Celebrity chef George Calombaris has been fined $200,000 after underpaying hundreds of his workers $7.83 million.
The $200,000 fine is described as a “contrition payment”, after the Masterchef judge was found to have underpaid 515 current and former employees by $7.83 million. This is in addition to back-paying underpaid workers.
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Calombaris is also forced to become an ambassador for the Fair Work Commission, and must pay for audits in all his Australian restaurants.
This comes after a four year investigation by the Fair Work Ombudsman into Calombaris’ company, Made Establishment.
The company had in April 2017 put the underpayment figure at a much smaller $2.6 million, and said only 162 workers were affected by the “poor” payment processes.
Staff from Made Establishment complained to the Fair Work Ombudsman in 2015.
Calombaris owns restaurants Jimmy Grants, Hellenic Republic and Gazi, after closing the Press Club earlier this month.
George Calombaris responds
Calombaris apologised to staff today.
"We apologise to all our affected team members, past and present - as it is our people that make our restaurants great, and it is our priority to ensure all of our employees feel respected, rewarded and supported in their roles," he said.
"We are committed to acting as a force for change in the industry and leading by example when it comes to building and promoting supportive, healthy and compliant hospitality workplaces."
Made said it had first seen the incorrect payments in early 2017, as a new ownership and management team came into effect.
"Since changing ownership, we have introduced a new CEO, a new People and Culture Director and new processes and procedures to ensure we're not only complying with workplace relations laws but actively promoting a culture of employee wellbeing," Made group CEO, Leigh Small, said.
"All current Made team members have been correctly classified, and all entitlements verified as owing to current and past employees have been calculated and paid, with a handful of claims now being finalised."
In a statement today, Fair Work Ombudsman Sandra Parker said Made’s enforceable undertaking with the Ombudsman would ensure the company improved wage conditions and record keeping practices.
“Made’s massive back-payment bill should serve as a warning to all employers that if they don’t get workplace compliance right from the beginning, they can spend years cleaning up the mess.”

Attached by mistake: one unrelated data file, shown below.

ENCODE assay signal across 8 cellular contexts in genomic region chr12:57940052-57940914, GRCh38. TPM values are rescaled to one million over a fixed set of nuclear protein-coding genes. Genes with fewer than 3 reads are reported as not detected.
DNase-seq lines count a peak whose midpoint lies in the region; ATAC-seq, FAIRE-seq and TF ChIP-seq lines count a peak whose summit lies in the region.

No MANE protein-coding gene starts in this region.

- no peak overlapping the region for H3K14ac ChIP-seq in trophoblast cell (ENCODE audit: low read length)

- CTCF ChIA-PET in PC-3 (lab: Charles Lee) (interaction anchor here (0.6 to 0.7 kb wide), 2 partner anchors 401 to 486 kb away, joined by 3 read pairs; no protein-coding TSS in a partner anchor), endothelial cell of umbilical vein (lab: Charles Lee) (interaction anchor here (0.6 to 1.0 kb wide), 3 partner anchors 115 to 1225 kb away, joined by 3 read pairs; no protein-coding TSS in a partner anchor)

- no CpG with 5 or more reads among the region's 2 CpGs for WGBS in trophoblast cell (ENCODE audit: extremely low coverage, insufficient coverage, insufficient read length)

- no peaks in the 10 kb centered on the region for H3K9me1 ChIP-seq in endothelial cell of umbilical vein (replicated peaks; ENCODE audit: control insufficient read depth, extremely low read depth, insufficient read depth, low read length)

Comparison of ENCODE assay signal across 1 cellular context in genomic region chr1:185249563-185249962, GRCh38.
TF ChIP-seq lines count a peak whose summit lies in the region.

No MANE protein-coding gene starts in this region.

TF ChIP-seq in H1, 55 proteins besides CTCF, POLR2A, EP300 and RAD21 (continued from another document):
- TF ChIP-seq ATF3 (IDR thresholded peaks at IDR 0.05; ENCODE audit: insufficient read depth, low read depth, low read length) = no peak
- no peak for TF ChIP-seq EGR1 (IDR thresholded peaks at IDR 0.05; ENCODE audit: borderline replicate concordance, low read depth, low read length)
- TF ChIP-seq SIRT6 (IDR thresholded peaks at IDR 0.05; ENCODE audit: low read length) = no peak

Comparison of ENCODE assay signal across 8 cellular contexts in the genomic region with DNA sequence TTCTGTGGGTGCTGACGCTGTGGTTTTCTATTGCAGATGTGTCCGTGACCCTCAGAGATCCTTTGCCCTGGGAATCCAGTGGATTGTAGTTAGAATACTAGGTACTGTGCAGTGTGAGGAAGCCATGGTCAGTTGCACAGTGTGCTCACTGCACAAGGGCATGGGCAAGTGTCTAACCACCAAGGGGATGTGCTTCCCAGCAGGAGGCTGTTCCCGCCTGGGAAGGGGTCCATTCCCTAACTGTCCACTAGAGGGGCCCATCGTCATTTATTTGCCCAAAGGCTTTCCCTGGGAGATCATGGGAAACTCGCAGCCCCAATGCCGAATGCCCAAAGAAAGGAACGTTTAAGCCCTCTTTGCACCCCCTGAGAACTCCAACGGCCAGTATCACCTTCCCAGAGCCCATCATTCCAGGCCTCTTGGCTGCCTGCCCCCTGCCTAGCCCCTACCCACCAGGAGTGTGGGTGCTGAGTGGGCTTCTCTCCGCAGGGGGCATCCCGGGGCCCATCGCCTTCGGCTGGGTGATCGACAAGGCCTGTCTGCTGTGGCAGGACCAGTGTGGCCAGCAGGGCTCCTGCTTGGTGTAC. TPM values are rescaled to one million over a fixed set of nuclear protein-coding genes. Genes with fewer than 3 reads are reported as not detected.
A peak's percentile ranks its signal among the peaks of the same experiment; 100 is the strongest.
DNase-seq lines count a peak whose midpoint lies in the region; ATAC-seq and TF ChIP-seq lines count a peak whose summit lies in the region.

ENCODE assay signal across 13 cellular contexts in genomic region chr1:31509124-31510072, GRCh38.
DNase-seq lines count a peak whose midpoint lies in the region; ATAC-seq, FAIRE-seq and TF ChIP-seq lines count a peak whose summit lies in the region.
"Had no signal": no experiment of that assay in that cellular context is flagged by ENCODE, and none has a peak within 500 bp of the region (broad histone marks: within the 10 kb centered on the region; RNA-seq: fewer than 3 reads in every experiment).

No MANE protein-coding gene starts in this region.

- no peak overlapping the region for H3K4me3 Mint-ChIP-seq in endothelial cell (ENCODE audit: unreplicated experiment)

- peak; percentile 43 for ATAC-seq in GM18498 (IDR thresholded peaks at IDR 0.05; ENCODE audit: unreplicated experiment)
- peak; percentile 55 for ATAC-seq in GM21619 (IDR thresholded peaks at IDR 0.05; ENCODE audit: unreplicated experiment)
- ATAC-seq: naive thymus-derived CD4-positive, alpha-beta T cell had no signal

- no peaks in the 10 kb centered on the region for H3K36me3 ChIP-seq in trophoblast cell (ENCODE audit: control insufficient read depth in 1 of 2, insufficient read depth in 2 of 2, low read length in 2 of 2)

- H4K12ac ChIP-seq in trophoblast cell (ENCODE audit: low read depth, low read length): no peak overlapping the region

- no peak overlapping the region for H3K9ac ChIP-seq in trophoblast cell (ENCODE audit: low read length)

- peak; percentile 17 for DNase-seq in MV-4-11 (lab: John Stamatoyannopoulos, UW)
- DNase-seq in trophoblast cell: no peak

The news comes as Masterchef gears up for its grand finale this week.
Unions call for Masterchef to dump Calombaris
Unions NSW took to Twitter to call for Masterchef to remove Calombaris from the show.
“Hey @masterchefau, we know you don’t support chefs ripping off their workers, and that you would never endorse a chef underpaying their staff millions of dollars. So why is Calombaris on your payroll?” the union wrote.
“It’s time to drop the Masterthief from Masterchef.”
Hey @masterchefau, we know you don’t support chefs ripping off their workers, and that you would never endorse a chef underpaying their staff millions of dollars. So why is Calombaris on your payroll?
It’s time to drop the Masterthief from Masterchef. https://t.co/BlKmzGNbzU
— Unions NSW (@unionsnsw) July 18, 2019
Channel 10, Masterchef stand by George Calombaris
“George and Made Establishment have reached an agreement with the Fair Work Ombudsman in relation to this matter. George has the support of Network Ten. We will not be making any further comment,” a Network 10 spokesperson said.
Network 10 made a similar statement in 2017 when Calombaris’ wage woes first came to light.
“George Calombaris and his team at Made are dealing with the incorrect payments made to employees to ensure every affected employee receives their full entitlements. George has the full support of Network Ten,” a Ten spokesperson said at the time.
“He is an integral part of Masterchef Australia and we know viewers are looking forward to welcoming him, Gary Mehigan and Matt Preston back for an exciting and engaging new season of this much-loved and extremely popular show.”
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